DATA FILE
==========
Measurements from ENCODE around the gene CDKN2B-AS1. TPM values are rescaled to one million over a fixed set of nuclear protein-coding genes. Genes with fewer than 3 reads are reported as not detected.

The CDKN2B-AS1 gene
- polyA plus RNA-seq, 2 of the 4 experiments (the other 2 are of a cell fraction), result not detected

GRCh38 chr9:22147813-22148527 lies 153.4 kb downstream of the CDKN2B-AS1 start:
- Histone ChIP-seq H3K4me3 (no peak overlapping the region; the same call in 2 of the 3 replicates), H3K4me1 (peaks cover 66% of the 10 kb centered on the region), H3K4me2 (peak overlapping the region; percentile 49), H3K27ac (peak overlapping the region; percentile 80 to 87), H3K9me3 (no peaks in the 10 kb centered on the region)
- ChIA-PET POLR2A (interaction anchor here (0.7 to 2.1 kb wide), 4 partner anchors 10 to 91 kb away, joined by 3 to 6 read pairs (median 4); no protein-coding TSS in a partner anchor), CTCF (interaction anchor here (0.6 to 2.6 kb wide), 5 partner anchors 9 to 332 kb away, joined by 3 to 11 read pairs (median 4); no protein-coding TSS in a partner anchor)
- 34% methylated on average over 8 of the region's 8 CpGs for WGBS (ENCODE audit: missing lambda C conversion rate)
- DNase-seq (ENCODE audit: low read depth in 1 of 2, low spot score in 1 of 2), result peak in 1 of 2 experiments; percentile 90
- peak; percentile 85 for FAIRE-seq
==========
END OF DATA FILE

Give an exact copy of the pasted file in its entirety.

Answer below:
Measurements from ENCODE around the gene CDKN2B-AS1. TPM values are rescaled to one million over a fixed set of nuclear protein-coding genes. Genes with fewer than 3 reads are reported as not detected.

The CDKN2B-AS1 gene
- polyA plus RNA-seq, 2 of the 4 experiments (the other 2 are of a cell fraction), result not detected

GRCh38 chr9:22147813-22148527 lies 153.4 kb downstream of the CDKN2B-AS1 start:
- Histone ChIP-seq H3K4me3 (no peak overlapping the region; the same call in 2 of the 3 replicates), H3K4me1 (peaks cover 66% of the 10 kb centered on the region), H3K4me2 (peak overlapping the region; percentile 49), H3K27ac (peak overlapping the region; percentile 80 to 87), H3K9me3 (no peaks in the 10 kb centered on the region)
- ChIA-PET POLR2A (interaction anchor here (0.7 to 2.1 kb wide), 4 partner anchors 10 to 91 kb away, joined by 3 to 6 read pairs (median 4); no protein-coding TSS in a partner anchor), CTCF (interaction anchor here (0.6 to 2.6 kb wide), 5 partner anchors 9 to 332 kb away, joined by 3 to 11 read pairs (median 4); no protein-coding TSS in a partner anchor)
- 34% methylated on average over 8 of the region's 8 CpGs for WGBS (ENCODE audit: missing lambda C conversion rate)
- DNase-seq (ENCODE audit: low read depth in 1 of 2, low spot score in 1 of 2), result peak in 1 of 2 experiments; percentile 90
- peak; percentile 85 for FAIRE-seq